Howard Clark is Omimi. Big Ear. The most sought after maker of Japanese style sword blades. The creator of the L6 Banite Katana which is hands down the highest performance sword blade in the world. Omimi-san has been a bladesmith for over 30 years. Early on he mastered forging, damascus, and distal symmetry. As Morgan Valley Forge Howard produced knives with organic flow and keen balance. Everything he made was meant to be used and felt right in the hand. The natural style of his work in straight fixed blades and folders is distinctive.
Howard delved deep into the science of metallurgy. Teaching himself how to read isothermal transformation diagrams he began the journey to create what he desired as the best blade. One that was tough; would not chip, crack or break. One that was hard enough to hold it’s edge for prolonged use and still be able to be resharpened. Through his research it is said Howard broke more blades deliberately than most knife-makers made. With known steel alloys, controlled temperatures, the test of the metal was in the heat treatment.
It is interesting to see so much of what is now readily accepted as standard practice and regurgitated on internet forums and bulletin boards came originally from Howard Clark. It was a long time coming. At the git go the good-old-boys-club of knife making didn’t want to accept what this upstart was teaching. They didn’t want to hear: that blind procedure without analysis could not produce consistent quality blades; that color of a hot blade prior to quenching was subjective; that besides carbon content other alloys in a steel also played roles and changed the dynamics of the heat treatment dance for a given steel to get the desired end product.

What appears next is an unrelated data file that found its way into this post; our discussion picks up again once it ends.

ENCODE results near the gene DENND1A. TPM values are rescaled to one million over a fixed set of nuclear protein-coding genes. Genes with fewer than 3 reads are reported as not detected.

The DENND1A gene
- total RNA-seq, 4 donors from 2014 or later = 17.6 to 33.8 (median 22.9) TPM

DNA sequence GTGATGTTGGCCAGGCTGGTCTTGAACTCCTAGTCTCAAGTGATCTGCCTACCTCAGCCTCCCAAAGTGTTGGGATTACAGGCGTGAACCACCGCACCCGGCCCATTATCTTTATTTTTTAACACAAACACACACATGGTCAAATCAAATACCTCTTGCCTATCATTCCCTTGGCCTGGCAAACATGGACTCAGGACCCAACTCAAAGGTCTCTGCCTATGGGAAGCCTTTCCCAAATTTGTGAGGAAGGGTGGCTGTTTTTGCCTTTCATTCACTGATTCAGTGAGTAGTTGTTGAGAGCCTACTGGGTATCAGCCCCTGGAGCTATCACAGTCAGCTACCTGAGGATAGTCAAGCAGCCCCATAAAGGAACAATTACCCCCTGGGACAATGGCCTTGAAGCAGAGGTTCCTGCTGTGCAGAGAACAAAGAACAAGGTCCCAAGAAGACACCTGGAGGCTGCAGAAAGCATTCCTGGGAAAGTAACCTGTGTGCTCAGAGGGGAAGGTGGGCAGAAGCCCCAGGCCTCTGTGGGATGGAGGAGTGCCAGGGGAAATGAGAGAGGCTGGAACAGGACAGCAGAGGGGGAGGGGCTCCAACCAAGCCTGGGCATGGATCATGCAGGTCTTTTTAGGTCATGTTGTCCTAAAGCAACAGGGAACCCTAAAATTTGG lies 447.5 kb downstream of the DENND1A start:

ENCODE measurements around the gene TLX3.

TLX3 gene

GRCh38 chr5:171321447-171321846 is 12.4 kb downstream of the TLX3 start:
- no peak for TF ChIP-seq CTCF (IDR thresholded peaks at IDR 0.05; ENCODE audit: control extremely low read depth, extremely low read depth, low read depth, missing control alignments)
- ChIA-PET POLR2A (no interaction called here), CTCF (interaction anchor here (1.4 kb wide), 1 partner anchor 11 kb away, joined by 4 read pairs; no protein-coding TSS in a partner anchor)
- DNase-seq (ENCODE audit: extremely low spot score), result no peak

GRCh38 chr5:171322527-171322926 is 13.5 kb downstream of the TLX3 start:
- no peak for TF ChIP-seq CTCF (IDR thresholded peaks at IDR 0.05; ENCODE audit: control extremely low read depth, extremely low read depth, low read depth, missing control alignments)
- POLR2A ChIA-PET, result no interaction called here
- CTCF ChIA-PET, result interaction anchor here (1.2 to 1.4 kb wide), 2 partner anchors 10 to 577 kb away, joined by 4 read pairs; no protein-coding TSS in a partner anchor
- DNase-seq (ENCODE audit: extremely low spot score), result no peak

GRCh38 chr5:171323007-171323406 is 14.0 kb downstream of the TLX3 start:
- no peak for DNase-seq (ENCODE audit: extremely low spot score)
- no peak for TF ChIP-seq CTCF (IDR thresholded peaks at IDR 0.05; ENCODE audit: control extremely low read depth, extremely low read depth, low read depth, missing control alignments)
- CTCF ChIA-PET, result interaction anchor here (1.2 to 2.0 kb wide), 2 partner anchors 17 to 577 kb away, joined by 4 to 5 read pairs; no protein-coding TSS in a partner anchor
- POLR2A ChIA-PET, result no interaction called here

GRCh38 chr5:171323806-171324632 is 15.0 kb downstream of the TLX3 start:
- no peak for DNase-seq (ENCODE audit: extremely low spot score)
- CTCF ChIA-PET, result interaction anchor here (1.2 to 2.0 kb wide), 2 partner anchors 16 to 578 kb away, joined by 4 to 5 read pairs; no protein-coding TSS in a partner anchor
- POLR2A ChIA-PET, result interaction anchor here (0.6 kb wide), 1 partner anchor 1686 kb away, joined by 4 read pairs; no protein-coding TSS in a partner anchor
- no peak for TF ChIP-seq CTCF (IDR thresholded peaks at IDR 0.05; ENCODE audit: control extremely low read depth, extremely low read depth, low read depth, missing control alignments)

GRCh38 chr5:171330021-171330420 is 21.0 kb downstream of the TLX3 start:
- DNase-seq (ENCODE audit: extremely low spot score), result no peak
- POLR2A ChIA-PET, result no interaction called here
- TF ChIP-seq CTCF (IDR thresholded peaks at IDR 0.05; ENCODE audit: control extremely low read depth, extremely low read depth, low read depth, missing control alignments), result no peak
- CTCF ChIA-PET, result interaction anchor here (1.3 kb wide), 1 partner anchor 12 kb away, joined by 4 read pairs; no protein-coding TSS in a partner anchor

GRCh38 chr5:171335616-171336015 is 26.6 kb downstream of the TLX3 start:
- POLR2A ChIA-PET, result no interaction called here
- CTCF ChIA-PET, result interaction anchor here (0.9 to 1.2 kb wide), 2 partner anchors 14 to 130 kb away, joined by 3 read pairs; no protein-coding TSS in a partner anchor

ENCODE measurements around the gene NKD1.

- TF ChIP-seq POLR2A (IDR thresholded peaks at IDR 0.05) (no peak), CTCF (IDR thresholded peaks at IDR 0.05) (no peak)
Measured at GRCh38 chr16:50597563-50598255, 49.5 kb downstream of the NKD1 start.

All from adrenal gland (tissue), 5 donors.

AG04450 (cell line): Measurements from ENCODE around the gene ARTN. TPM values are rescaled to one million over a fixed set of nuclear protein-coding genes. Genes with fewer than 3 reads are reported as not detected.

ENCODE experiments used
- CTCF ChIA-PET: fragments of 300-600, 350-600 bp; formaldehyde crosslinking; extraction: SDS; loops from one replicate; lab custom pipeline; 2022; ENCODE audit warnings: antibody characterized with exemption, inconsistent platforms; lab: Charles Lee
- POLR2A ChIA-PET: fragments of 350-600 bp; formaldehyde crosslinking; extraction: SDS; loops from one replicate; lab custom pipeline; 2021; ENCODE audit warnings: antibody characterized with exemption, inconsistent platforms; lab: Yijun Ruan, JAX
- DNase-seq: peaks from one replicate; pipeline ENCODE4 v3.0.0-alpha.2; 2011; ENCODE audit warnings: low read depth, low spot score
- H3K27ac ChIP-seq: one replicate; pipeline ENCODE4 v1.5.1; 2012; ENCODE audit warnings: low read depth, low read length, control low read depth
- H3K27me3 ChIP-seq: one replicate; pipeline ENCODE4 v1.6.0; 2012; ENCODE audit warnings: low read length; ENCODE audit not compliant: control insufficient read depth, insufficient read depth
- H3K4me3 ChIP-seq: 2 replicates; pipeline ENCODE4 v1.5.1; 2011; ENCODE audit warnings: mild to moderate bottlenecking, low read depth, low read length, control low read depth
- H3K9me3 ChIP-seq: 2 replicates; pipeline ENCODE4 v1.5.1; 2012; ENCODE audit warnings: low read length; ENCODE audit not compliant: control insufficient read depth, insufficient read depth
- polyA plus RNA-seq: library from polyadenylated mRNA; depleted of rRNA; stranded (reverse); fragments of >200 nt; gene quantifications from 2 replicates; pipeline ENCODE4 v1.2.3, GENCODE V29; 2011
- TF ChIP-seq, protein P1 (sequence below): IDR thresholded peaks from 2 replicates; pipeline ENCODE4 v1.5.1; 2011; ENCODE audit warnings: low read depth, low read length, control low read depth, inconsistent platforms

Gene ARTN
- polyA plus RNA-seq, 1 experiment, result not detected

There are multiple reasons and much history in why Omimi is the sole source of the L6 Banite Katana. Why the Omimi 1086 Katana will out match the majority of Japanese style blades and the Omimi L6 is the quantum leap beyond. It is his genius level intellect. It is his hard working hands that create. It is his eye that can look down all surfaces of a 30 inch katana and see where the plane is a few thousandths of an inch off. It is Omimi.
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